You aim at a devout life, dear child, because as a Christian you know that such devotion is most acceptable to God’s Divine Majesty. We will consider three motivations.

1. The Example of the Saints

CONSIDER the example of the Saints, and what they have done in order to love God and lead a devout life. Call to mind the martyrs in their invincible firmness, and the tortures they endured to maintain their resolutions.

Remember what St. Augustine said of his mother Monica, of her determination to serve God in her married life and in her widowhood … and of St. Jerome and his beloved daughter St. Paula. What may we not achieve with such examples before our eyes?

2. The Love of Jesus Christ for Us

CONSIDER the Love with which our Dear Lord Jesus Christ bore so much in this world, especially in the Garden of Olives and on Mount Calvary … it was that Love which bore you in mind, and through all those pains and toils He obtained your good resolutions for you, as also all that is needful to maintain, foster, strengthen and carry through those resolutions.

Surely we ought to remember this, and ask fervently: Is it possible that I was loved, and loved so tenderly by my Saviour, that He should have thought of me individually, and in all these details by which He has drawn me to Himself?

3. The Eternal Love of God for Us

CONSIDER the Eternal Love God has borne you, in that, even before our Lord Jesus Christ became Man and suffered on the Cross for you, His Divine Majesty designed your existence and loved you. He always loved you from eternity, and therefore He made ready all the graces and gifts with which He has endowed you.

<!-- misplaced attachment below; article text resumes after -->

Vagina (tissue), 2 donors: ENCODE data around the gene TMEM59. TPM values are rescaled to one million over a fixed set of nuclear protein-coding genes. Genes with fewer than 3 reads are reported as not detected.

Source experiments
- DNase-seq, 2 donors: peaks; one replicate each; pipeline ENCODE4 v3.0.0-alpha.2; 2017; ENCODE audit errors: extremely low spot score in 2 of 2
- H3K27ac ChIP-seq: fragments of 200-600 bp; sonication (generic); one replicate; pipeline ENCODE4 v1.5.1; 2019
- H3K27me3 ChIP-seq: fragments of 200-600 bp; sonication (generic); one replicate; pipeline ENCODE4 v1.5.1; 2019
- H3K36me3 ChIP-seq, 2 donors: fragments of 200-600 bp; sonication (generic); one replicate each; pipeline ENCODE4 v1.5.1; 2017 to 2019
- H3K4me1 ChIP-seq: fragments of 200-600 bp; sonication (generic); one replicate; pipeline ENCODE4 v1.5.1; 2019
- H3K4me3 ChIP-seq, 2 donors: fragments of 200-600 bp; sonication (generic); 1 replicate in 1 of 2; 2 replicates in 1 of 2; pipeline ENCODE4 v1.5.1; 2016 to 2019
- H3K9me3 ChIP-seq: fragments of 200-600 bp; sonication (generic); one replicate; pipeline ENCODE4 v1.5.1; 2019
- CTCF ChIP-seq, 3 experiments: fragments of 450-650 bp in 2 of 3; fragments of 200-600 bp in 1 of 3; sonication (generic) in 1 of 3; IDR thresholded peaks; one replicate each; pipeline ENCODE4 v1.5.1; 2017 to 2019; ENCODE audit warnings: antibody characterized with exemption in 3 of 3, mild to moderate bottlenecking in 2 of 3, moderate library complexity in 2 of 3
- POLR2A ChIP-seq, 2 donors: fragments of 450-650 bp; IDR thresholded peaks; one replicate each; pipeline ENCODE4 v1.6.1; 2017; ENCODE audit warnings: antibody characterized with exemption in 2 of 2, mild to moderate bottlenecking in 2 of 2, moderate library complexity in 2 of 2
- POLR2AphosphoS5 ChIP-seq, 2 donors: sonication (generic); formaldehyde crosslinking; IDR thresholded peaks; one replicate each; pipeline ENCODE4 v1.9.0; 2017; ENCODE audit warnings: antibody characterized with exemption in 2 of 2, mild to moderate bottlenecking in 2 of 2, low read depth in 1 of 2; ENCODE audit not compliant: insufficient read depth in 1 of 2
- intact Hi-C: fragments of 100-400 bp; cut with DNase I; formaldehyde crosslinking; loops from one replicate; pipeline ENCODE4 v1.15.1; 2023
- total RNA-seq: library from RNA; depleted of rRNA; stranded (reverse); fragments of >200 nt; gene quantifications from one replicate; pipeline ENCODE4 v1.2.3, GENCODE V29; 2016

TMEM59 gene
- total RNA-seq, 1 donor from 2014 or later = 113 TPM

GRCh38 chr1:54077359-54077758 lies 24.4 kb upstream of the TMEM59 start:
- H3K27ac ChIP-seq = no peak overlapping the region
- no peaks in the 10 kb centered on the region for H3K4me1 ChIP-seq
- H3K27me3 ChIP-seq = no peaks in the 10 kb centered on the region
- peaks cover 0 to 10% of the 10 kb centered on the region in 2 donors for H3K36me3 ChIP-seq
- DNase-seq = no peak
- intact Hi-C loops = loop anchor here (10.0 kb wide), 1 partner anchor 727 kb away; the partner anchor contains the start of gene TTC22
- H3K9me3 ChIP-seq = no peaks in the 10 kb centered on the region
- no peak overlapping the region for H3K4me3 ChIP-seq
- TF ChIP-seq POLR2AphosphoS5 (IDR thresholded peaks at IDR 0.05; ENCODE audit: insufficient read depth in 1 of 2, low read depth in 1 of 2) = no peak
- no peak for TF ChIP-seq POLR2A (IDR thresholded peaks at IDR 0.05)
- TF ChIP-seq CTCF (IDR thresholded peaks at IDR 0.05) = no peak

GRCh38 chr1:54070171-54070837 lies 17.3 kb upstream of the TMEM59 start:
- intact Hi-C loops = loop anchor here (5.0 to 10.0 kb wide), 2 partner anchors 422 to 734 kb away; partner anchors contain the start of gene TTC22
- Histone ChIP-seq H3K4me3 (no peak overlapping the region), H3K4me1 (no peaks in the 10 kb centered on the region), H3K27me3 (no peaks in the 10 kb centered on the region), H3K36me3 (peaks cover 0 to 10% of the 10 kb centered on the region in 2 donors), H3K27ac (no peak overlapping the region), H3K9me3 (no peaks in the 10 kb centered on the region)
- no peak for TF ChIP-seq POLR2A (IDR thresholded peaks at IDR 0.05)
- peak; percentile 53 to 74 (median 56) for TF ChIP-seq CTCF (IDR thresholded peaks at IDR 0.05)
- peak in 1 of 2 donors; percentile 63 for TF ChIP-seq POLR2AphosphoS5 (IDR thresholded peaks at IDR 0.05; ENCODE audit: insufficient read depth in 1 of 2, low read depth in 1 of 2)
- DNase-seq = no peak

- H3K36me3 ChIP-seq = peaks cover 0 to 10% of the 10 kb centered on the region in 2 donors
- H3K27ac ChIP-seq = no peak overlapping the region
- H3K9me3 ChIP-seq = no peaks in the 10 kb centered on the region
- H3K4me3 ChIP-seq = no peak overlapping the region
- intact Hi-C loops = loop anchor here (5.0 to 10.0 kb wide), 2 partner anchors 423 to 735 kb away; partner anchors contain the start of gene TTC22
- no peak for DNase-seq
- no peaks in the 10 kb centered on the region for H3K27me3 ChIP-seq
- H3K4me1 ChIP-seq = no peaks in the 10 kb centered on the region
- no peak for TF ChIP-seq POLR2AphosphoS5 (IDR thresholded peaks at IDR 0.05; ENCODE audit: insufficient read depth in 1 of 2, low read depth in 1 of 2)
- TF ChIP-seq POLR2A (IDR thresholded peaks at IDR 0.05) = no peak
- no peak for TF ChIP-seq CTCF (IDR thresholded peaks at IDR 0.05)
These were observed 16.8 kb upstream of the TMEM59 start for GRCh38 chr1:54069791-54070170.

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Solemn Profession

Mid-August our dear Sister Ana Maria will make her Solemn Profession. Please pray for her!

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Patriotic Rosary

BrooklynVisitationSisters2015AGoetzeIMG_7570IMG_20160704_134047843How do the Sisters celebrate the 4th of July?

With Mass, prayer, decorations, hot dogs and hamburgers, games and in the evening, the Patriotic Rosary.

If you want to join us in spirit, here is the link to the Rosary:

http://www.patrioticrosary.com/patriotic-rosary.html

 

 

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Inside the Monastery

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Sunday Chat on Prayer

Prayer is as a Healing Water

 

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On Sunday we will chat about the importance of how we choose the devout life.
We continue our series with Part II, Chapter 1: “The Necessity of Prayer” from An Introduction to the Devout Life. Here Saint Francis helps us see that God’s transformative mercy is greater than any sin we can commit.

1. Prayer opens the understanding to the brightness of Divine Light, and the will to the warmth of Heavenly Love–nothing can so effectually purify the mind from its many ignorances, or the will from its perverse affections. It is as a healing water which causes the roots of our good desires to send forth fresh shoots, which washes away the soul’s imperfections, and allays the thirst of passion.